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Why do russians support Putin? Q&A session with Oleh Pokalchuk

We continue the new permanent Q&A session with the military psychologist, expert in the field of information and psychological operations, and counterintelligence protection Oleh Pokalchuk.

Photo: EPA/UPG

Though Russians are under a pressure of Western sanctions, yet 70 per cent of the Russian population support the Putin's regime. The trend prevails so far. How does an average Russian end up with such a conflicting cognitive dissonance? Why is the support of Putin's politics still 'important' to Russians?

That does not seem as a correct question. Russians are not under sanctions. The economy of the Russian Federation is under sanctions. The economy of Russia is concentrated in the Putin's hands and follows a Putin oligarchy groups' command.

The Russian economy has been developing for over twenty years due to an active political and financial support from a lot of Western countries. Now that support continues to vanish. Putin considers the current situation as a conflict between him and the Kremlin's former business partners in the West who have deceived Russia. The Russian Government remains convinced that continuous talks about human rights and values of a free world is an unnecessary demagogue which stands on the way of real business. To make it easier to understand, the population of current Russia has the same behavioural patterns as the population of the Soviet Union. Putin has secured the same old self-identification algorithm for Russians and they gladly accepted it. They renounced freedom in an exchange for a relative economic stability and the quality of such stability does not matter to them.

Russians apart from Moscow and St. Petersburg live in an absolute poverty and are isolated from their country's overall economic reality. Their world view and current life circumstances seem not to be traumatic for them.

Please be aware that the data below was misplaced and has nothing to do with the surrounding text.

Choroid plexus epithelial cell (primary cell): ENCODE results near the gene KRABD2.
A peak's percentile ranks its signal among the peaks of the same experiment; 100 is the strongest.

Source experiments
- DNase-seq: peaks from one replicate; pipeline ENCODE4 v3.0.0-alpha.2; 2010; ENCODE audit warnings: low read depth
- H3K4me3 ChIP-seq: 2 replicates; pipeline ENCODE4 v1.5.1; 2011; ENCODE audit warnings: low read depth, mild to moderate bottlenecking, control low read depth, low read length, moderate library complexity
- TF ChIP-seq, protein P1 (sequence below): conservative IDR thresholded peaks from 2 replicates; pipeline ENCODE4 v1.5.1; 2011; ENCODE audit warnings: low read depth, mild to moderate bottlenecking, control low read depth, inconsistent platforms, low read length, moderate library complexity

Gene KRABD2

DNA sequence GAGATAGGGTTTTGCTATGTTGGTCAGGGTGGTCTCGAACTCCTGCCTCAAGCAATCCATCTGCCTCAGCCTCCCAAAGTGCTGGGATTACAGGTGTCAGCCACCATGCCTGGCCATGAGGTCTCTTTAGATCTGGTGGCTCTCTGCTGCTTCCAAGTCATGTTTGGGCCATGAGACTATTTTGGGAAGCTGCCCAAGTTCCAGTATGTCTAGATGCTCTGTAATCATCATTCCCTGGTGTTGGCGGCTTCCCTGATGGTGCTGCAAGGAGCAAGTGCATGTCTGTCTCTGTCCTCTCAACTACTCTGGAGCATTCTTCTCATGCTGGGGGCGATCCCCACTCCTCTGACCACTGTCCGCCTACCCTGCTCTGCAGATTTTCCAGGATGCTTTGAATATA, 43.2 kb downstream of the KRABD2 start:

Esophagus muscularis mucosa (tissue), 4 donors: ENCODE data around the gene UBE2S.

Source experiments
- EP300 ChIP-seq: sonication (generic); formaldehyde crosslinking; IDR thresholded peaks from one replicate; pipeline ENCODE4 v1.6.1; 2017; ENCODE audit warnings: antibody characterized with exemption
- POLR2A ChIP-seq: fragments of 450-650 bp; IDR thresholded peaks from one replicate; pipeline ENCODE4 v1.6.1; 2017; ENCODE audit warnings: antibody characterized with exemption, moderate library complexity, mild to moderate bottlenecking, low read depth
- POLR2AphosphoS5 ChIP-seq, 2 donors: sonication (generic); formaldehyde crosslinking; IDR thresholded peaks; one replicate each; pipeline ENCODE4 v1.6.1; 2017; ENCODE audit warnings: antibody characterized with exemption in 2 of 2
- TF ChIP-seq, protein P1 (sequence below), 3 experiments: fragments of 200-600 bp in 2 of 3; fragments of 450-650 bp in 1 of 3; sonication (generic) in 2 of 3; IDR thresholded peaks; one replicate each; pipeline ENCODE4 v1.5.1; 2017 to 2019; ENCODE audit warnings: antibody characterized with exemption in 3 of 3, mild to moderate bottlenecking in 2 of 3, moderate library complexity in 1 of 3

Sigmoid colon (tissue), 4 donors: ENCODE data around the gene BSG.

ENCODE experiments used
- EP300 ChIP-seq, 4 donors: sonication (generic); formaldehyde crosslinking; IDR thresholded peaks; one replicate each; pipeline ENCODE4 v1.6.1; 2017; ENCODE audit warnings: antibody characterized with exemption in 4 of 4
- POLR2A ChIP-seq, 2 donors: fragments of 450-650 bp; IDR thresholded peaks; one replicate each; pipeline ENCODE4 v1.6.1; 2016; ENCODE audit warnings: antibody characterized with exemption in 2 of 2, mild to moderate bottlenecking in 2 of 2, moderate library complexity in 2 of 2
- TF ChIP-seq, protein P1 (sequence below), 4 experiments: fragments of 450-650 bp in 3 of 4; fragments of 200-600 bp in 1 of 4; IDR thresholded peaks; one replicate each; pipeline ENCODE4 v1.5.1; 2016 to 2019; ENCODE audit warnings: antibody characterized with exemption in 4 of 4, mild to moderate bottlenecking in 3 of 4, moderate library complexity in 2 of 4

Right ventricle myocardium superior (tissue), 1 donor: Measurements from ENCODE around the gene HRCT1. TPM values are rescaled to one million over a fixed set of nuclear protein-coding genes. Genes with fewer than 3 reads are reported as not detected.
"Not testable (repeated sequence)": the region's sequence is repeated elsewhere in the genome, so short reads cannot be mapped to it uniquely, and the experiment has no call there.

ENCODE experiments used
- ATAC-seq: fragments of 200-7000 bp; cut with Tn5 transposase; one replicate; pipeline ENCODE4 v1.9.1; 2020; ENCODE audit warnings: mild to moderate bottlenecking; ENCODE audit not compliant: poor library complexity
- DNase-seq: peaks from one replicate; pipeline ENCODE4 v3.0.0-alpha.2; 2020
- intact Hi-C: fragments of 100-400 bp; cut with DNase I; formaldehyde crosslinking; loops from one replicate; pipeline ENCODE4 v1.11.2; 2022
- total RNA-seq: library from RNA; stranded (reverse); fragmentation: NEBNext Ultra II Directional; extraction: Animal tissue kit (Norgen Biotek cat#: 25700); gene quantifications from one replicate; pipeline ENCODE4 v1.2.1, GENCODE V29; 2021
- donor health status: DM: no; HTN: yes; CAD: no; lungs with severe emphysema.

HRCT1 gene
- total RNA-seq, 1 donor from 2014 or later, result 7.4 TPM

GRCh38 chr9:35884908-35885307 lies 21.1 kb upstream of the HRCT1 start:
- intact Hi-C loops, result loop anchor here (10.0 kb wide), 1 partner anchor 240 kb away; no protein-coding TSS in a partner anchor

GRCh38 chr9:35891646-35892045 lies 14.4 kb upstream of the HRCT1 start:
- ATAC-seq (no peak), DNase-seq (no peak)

For twenty years the Putin's power has been based on his personality cult. His leadership style combines images and patterns of an Eastern monarch and a tribal leader. There is nothing European in it as it reminds a Muammar Gaddafi and Saddam Hussein's modus operandi.

What is it or was it like to be a citizen of an authoritarian state like Russia, North Korea or Nazi Germany? What protective mechanisms of human dignity are currently at work and can they be turned off under the certain circumstances? How long it will take to do that? 

The majority of European states were authoritarian at the beginning of the European history. Democracy, as we understand it today, is a young historic phenomenon. Authoritarian regimes, despite the major cultural differences have a similar feature: they reconstruct a developmental algorithm of the past. They speak about strength and greatness of their countries having quite weak arguments for their justification. basis for supporting totalitarian regimes by Russians- and the Putin's regime is totalitarian, not authoritarian - is a totality of a pleasant feeling that the whole world is afraid of Russia. 

Even if you are nobody, everyone in the world is afraid of you in spite of your limited personal and professional achievements. You have gained the power and authority over the whole world with quite an insignificant effort: just support your reliable tyrant. How not to love a person who have just provide you with a high level of such self-esteem?

Putin is often compared to Hitler. Yes, there are many similarities in the Hitler's propaganda machine and motivation for his support with the Russian ones. While Hitler and Himmler's cultivated a lack of human conscience in the SS and Gestapo behavioural patterns, Putin obliged all of Russia to speak out and behave like the SS and Gestapo combined.

This pattern might last as long as it lasted in the Soviet Union. It resulted in two or three completely lost generations of Soviet people. Future collaboration with the West looks possible only with young Russians though it will not be easy. It is important in this case to take into consideration those quite substantial social difficulties which had risen and continue to exist in Germany after the Berlin's Wall.

What reasons could justify a Kremlin's nuclear strike? What could unwind a spiral of a nuclear violence? A possibility of a Russian nuclear attack is an integral part of a Putin's reputation in the Russian society. Such was the case with the leaders of the Soviet Union. Putin is not interested in the world where Russia does not lead according to its own rules. Putin is very similar to Stalin and Hitler in their paranoia for a world dominance. Putin does not believe that the West might not be afraid of him. He can only be stopped by a demonstration of a unified and coordinated international force, as Khrushchev was stopped during the Caribbean crisis.

Viktoriya GuerraViktoriya Guerra, Journalist, deputy editor in chief
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